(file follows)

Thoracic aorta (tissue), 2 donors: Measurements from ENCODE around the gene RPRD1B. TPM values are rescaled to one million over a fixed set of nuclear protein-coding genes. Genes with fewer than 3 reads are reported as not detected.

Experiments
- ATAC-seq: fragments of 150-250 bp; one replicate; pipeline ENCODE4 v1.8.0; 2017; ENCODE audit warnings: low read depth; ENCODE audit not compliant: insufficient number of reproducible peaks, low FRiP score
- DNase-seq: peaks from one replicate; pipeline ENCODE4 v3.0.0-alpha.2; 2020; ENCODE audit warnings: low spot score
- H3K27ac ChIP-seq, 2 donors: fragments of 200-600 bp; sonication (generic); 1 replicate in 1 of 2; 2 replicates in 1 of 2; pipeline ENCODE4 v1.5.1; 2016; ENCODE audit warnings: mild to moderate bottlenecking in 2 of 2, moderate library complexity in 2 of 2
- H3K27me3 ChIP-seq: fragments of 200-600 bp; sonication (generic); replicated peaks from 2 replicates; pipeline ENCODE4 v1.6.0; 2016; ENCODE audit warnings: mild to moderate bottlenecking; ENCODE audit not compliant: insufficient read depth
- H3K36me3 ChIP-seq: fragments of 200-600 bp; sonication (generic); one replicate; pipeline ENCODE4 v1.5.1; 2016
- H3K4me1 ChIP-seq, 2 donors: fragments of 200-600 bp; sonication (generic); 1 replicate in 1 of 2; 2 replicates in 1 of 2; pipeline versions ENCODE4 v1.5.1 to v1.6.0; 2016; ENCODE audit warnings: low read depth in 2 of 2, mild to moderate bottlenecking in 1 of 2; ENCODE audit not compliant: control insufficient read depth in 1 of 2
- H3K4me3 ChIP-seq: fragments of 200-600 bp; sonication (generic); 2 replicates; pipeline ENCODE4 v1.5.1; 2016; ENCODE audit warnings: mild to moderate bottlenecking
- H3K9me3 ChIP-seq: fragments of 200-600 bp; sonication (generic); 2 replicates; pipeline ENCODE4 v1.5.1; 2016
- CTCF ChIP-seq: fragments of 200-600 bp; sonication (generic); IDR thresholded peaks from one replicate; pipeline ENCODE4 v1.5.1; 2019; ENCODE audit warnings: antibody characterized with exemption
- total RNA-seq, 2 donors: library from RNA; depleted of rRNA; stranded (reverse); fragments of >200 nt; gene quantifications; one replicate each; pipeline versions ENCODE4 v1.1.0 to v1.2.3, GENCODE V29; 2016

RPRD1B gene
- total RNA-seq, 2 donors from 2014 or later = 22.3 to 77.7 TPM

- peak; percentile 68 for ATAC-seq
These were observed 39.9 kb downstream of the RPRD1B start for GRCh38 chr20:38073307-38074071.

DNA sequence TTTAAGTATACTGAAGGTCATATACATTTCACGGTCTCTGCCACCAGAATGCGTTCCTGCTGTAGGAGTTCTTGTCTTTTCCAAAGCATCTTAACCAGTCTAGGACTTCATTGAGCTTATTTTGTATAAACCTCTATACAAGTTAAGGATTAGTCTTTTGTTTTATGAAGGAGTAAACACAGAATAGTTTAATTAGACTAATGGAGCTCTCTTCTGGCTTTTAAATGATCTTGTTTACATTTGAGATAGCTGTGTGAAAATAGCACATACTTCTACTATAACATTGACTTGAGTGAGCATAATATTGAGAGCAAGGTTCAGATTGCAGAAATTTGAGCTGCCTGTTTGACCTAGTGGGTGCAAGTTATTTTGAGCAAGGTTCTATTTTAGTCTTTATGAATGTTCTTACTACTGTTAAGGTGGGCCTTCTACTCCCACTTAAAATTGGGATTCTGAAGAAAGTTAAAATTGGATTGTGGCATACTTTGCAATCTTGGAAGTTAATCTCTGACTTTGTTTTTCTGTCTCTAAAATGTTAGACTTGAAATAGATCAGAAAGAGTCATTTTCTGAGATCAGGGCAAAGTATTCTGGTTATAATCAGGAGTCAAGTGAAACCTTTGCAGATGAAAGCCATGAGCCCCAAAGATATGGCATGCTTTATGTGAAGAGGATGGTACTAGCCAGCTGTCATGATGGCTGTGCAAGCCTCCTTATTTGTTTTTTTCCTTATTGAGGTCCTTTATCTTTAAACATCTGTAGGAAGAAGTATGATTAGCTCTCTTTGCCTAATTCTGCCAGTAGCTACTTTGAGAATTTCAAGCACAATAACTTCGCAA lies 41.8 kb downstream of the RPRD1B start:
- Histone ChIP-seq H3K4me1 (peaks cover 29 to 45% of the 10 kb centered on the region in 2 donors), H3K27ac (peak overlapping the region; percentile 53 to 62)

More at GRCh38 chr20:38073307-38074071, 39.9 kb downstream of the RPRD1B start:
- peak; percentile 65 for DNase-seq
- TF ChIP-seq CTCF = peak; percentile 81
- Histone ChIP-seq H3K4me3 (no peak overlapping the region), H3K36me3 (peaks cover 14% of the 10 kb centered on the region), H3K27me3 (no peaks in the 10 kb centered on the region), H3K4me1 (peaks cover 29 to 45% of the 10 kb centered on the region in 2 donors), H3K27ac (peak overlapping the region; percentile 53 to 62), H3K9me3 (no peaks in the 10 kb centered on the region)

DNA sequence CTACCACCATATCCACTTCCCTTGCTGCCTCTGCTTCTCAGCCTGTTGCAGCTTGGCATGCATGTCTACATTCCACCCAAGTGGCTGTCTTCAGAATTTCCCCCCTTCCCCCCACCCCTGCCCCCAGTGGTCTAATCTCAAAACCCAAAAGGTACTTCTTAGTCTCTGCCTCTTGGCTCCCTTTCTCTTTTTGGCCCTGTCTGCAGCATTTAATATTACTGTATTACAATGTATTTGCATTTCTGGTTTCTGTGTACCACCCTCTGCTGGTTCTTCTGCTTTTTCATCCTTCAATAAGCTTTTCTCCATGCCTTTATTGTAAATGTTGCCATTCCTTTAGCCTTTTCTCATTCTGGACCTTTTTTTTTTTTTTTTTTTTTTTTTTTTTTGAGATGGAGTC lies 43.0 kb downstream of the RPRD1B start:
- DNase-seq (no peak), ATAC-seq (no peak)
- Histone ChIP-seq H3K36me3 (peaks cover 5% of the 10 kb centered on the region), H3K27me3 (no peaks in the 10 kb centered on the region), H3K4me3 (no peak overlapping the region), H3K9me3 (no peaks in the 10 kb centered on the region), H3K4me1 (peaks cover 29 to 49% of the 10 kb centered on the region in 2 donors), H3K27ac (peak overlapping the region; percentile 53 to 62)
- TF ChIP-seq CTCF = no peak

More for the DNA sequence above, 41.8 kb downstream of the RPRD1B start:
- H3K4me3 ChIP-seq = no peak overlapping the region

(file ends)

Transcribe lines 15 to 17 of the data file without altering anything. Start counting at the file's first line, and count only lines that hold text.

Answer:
- peak; percentile 68 for ATAC-seq
These were observed 39.9 kb downstream of the RPRD1B start for GRCh38 chr20:38073307-38074071.

DNA sequence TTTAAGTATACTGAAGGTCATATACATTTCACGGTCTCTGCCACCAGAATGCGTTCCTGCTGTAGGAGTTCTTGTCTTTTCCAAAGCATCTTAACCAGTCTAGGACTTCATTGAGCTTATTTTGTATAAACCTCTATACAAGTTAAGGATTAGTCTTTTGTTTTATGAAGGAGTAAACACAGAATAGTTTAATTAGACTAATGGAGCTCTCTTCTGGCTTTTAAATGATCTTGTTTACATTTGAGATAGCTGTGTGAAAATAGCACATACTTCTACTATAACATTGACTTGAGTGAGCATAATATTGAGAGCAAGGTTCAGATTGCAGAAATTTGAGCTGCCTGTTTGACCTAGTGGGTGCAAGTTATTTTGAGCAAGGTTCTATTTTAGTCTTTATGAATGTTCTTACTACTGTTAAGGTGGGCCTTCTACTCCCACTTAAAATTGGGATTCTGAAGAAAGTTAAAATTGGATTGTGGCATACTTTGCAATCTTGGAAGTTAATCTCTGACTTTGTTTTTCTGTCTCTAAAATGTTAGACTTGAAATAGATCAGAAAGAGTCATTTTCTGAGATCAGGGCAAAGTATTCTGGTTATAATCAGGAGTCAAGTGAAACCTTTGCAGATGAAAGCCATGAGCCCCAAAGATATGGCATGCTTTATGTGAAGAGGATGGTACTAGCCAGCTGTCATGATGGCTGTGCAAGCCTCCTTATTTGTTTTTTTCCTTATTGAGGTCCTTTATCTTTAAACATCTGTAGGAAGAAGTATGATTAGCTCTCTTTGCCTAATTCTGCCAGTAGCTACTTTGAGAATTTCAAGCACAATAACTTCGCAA lies 41.8 kb downstream of the RPRD1B start: